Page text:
Charles Taylor today denied allegations that he sent rebel forces to attack Ivory Coast as part of any grand plan to destabilize the West African sub-region.
“I had nothing to do with the war in Ivory Coast,” Mr. Taylor told the Special Court for Sierra Leone judges today.
Mr. Taylor was refuting the testimony of a prosecution witness Jabaty Jaward, a former member of Sierra Leone’s rebel group Revolutionary United Front (RUF) who was later recruited into Mr. Taylor’s Anti Terrorist Unit (ATU) in Liberia. In 2008, Mr. Jaward testified that he was part of a team that launched rebel attacks in Ivory Coast under the command of RUF commander Sam Bockarie, with orders from Mr. Taylor. The witness said that the forces were based in the Ivorian town of Seguela, from where they launched attacks against Ivorian forces. He said that prior to his arrival at Seguela, other forces loyal to Mr. Taylor had been in the town fighting under Mr. Bockarie’s command. Mr. Taylor today dismissed the witness’ account as “lies”.
“I don’t know who they are because I did not send anyone from my government to a town called Seguela,” he told the judges.
Mr. Taylor denied ever wanting to attack the Ivorian government of President Laurent Gbagbo, whom he described as a “close friend”.
“In so many ways, I ensured that Laurent Gbagbo became president and I was the first African leader that went there after his election,” he said.
Much of the prosecution’s allegations about the relationship between Mr. Taylor and the RUF have been tied to his closeness with the RUF’s commander, Mr. Bockarie. Witnesses have testified that Mr. Bockarie took orders from Mr. Taylor as rebel commander in Sierra Leone, and that after Mr. Bockarie left Sierra Leone for Liberia in December 1999, Mr. Taylor sent him on military missions in other countries including Ivory Coast. Mr. Taylor has insisted that after Mr. Bockarie left Liberia in 2001, he did not have any further contact with him.
“I had absolutely no contact with Sam Bockarie after he left Liberia in 2001. Once Bockarie left Liberia, I Charles Taylor and my government had nothing to do with him,” he said today in his testimony.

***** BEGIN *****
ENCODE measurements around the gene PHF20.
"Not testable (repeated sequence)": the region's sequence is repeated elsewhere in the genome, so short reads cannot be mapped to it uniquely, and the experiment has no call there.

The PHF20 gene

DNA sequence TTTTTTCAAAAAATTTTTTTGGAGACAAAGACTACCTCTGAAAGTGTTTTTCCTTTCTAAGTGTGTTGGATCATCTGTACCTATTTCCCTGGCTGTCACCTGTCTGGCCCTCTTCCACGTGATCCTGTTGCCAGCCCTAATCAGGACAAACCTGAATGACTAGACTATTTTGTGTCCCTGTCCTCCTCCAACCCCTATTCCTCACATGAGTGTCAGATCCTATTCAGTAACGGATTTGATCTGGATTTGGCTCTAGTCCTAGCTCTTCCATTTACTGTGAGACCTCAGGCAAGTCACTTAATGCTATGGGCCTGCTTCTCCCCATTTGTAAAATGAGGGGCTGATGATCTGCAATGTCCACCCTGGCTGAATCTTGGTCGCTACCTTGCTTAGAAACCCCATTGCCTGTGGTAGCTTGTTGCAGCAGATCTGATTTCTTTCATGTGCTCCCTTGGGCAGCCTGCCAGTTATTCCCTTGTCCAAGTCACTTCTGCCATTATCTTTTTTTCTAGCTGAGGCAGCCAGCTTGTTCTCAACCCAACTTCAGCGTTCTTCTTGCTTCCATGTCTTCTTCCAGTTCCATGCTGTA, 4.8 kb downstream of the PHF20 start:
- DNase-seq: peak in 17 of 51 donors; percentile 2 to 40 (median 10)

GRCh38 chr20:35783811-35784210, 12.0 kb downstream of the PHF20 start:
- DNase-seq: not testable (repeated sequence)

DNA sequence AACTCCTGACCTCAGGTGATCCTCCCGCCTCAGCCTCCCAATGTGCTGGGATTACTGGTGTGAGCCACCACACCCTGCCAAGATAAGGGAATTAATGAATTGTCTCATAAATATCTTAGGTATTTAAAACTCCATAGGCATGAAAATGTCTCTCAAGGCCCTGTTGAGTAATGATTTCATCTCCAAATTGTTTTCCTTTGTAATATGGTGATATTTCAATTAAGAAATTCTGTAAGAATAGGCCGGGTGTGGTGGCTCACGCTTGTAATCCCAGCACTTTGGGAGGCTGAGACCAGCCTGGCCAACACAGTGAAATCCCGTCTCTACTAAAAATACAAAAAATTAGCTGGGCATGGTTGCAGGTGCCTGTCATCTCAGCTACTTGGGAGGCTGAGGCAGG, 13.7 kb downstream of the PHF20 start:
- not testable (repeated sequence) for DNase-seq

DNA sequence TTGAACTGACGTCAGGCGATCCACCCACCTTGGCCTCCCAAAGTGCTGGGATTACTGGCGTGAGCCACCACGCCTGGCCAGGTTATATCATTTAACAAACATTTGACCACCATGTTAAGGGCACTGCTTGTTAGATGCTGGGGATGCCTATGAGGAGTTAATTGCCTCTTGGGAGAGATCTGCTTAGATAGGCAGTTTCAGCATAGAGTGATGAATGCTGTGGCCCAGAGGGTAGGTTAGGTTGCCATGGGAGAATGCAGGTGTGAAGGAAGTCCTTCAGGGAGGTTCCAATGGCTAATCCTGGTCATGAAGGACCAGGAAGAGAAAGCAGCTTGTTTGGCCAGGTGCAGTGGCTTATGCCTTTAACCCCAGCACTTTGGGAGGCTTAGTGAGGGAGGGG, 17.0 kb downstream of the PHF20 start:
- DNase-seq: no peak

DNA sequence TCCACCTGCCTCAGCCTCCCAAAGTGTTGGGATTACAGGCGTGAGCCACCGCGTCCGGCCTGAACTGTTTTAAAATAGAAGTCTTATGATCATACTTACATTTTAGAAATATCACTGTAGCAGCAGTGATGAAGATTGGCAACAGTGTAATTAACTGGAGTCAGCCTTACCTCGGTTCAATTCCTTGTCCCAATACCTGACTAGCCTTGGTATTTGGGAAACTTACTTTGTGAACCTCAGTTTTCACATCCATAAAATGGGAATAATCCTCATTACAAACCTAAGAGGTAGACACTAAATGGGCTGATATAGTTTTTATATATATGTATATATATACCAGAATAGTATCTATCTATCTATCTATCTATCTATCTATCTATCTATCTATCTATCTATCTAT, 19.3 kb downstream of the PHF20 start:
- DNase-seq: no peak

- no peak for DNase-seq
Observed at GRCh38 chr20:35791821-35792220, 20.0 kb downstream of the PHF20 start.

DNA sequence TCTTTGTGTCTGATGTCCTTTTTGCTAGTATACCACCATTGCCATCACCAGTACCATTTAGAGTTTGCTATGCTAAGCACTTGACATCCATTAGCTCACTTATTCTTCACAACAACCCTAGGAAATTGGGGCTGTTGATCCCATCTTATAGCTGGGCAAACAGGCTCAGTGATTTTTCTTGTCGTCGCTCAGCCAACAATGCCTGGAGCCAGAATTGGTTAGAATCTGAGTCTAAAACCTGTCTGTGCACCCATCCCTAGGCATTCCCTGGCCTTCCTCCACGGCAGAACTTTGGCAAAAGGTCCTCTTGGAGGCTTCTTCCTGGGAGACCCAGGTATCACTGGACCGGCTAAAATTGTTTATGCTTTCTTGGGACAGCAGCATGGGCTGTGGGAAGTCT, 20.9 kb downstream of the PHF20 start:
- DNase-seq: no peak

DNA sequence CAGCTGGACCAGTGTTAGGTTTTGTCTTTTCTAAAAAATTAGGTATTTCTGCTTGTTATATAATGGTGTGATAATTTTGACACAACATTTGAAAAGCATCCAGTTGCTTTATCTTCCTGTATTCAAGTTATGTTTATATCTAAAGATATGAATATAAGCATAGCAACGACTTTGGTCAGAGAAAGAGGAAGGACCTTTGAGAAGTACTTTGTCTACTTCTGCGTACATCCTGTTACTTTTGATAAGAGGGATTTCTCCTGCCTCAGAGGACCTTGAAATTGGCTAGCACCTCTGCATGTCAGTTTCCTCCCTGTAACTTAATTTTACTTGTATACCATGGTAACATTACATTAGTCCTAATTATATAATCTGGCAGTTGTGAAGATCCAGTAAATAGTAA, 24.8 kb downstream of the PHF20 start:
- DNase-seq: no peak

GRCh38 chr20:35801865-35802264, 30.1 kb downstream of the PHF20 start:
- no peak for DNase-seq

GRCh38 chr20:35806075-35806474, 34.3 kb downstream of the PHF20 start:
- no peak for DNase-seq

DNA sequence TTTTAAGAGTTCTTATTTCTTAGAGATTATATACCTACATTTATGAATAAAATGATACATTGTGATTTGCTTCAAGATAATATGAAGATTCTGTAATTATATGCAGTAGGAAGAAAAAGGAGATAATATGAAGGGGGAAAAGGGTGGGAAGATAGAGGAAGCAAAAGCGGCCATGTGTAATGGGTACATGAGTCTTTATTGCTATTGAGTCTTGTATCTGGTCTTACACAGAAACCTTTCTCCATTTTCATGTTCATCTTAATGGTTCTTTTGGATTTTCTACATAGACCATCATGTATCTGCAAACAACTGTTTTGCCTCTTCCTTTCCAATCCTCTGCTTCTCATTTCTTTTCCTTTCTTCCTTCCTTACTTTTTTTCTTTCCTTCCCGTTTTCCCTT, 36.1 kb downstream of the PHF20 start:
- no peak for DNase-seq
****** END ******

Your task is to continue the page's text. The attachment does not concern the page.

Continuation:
“My God, how does Charles Taylor, in 2000, expel Bockarie?” Mr. Taylor asked. “He is involved in the war in Ivory Coast that starts in early 2000, he is thrown out in late 2000, he goes and he lives in Burkina Faso and I have control over Sam Bockarie in Burkina Faso, I arm him in Burkina Faso, so I am running Burkina Faso, I am running Ivory Coast and I am running Sierra Leone?”
“I mean, how can people be so silly to believe all this nonsense just to make a case?” Mr. Taylor said. “Sam Bockarie has nothing to do with Charles Taylor.”
Mr. Taylor further told the court that it would be “very silly” for anybody to believe that he could be running wars in three countries at the same time.
Mr. Taylor also refuted the testimony of former Liberian commander in the RUF, Isaac Mongor, who in 2008 testified about Mr. Taylor’s alleged relationship with the RUF. Mr. Taylor denied Mr. Mongor’s assertion that during Sierra Leone’s 1996 presidential elections, Mr. Taylor endorsed RUF leader Foday Sankoh’s plans to cut off the arms of civilians so as to prevent them from voting in the elections. Mr. Taylor reiterated an earlier position he has told the court: that after 1992, he had no relationship with Mr. Sankoh and therefore he would not have had such communication with Mr. Sankoh in 1996.
“I had no relationship with Sankoh beyond 1992,” he said.
Mr. Taylor also dismissed as “lies” Mr. Mongor’s claim that he (Taylor) gave RUF commander Mr. Bockarie a plan on how to invade Sierra Leone’s capital Freetown.
“This is a lie out of — I don’t know what to say. This is all blatantly, blatantly a lie,” he said.
Mr. Taylor further denied allegations that when his government came under attack from a rebel leader called Mosquito Spray in 1998/99, he had to call RUF fighters to quell the rebellion. He also denied providing arms shipment for RUF rebels in Sierra Leone and denied ever promoting Mr. Bockarie to the position of General in the RUF, as alleged by the prosecution.
Mr. Taylor has been accused by the prosecution of collaborating jointly with others to take over political and physical control of Sierra Leone in order to exploit its abundant natural resources and to establish a friendly or subordinate government there to facilitate this exploitation. This was, the prosecution has argued, part of a larger strategy that included helping others militarily in their respective revolutions to take over their respective countries. In effecting these strategies, the prosecution has alleged that Mr. Taylor assisted, directed and controlled the RUF as it committed crimes in Sierra Leone in pursuit of these larger aims. Mr. Taylor has denied all the charges against him.
Mr. Taylor’s testimnony continues tomorrow.